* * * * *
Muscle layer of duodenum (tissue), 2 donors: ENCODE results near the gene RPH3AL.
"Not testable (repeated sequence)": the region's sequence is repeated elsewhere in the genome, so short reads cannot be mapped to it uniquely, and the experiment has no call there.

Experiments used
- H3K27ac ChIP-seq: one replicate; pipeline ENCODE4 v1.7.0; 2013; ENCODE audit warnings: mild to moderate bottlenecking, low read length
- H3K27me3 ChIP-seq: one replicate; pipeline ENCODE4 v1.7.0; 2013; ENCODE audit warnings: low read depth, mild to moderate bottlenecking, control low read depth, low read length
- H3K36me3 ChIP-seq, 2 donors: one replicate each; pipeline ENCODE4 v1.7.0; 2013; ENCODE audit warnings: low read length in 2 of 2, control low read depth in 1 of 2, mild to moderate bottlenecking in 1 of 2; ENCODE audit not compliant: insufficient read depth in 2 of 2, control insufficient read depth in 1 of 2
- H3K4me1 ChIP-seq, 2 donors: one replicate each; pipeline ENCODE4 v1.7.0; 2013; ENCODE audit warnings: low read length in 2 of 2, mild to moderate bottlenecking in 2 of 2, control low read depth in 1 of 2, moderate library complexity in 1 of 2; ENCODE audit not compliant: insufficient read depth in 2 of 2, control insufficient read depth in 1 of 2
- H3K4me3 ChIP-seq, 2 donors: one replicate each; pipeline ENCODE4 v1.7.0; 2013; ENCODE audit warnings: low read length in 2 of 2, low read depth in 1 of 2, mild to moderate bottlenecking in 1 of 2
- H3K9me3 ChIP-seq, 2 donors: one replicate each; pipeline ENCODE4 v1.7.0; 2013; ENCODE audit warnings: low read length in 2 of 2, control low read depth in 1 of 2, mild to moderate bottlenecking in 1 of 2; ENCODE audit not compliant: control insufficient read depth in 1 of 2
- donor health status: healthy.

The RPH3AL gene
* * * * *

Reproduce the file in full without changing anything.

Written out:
Muscle layer of duodenum (tissue), 2 donors: ENCODE results near the gene RPH3AL.
"Not testable (repeated sequence)": the region's sequence is repeated elsewhere in the genome, so short reads cannot be mapped to it uniquely, and the experiment has no call there.

Experiments used
- H3K27ac ChIP-seq: one replicate; pipeline ENCODE4 v1.7.0; 2013; ENCODE audit warnings: mild to moderate bottlenecking, low read length
- H3K27me3 ChIP-seq: one replicate; pipeline ENCODE4 v1.7.0; 2013; ENCODE audit warnings: low read depth, mild to moderate bottlenecking, control low read depth, low read length
- H3K36me3 ChIP-seq, 2 donors: one replicate each; pipeline ENCODE4 v1.7.0; 2013; ENCODE audit warnings: low read length in 2 of 2, control low read depth in 1 of 2, mild to moderate bottlenecking in 1 of 2; ENCODE audit not compliant: insufficient read depth in 2 of 2, control insufficient read depth in 1 of 2
- H3K4me1 ChIP-seq, 2 donors: one replicate each; pipeline ENCODE4 v1.7.0; 2013; ENCODE audit warnings: low read length in 2 of 2, mild to moderate bottlenecking in 2 of 2, control low read depth in 1 of 2, moderate library complexity in 1 of 2; ENCODE audit not compliant: insufficient read depth in 2 of 2, control insufficient read depth in 1 of 2
- H3K4me3 ChIP-seq, 2 donors: one replicate each; pipeline ENCODE4 v1.7.0; 2013; ENCODE audit warnings: low read length in 2 of 2, low read depth in 1 of 2, mild to moderate bottlenecking in 1 of 2
- H3K9me3 ChIP-seq, 2 donors: one replicate each; pipeline ENCODE4 v1.7.0; 2013; ENCODE audit warnings: low read length in 2 of 2, control low read depth in 1 of 2, mild to moderate bottlenecking in 1 of 2; ENCODE audit not compliant: control insufficient read depth in 1 of 2
- donor health status: healthy.

The RPH3AL gene